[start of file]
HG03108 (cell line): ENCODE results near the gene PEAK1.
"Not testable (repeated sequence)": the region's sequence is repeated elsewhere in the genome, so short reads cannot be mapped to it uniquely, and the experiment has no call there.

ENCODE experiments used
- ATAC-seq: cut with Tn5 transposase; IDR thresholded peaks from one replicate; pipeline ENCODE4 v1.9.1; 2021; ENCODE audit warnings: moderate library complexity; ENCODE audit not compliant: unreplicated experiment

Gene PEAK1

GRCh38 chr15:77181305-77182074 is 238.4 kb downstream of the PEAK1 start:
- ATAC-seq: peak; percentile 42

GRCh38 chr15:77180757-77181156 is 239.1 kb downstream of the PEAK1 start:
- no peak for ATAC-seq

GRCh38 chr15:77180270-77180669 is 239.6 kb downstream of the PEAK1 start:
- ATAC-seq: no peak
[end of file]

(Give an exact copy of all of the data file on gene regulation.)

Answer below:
HG03108 (cell line): ENCODE results near the gene PEAK1.
"Not testable (repeated sequence)": the region's sequence is repeated elsewhere in the genome, so short reads cannot be mapped to it uniquely, and the experiment has no call there.

ENCODE experiments used
- ATAC-seq: cut with Tn5 transposase; IDR thresholded peaks from one replicate; pipeline ENCODE4 v1.9.1; 2021; ENCODE audit warnings: moderate library complexity; ENCODE audit not compliant: unreplicated experiment

Gene PEAK1

GRCh38 chr15:77181305-77182074 is 238.4 kb downstream of the PEAK1 start:
- ATAC-seq: peak; percentile 42

GRCh38 chr15:77180757-77181156 is 239.1 kb downstream of the PEAK1 start:
- no peak for ATAC-seq

GRCh38 chr15:77180270-77180669 is 239.6 kb downstream of the PEAK1 start:
- ATAC-seq: no peak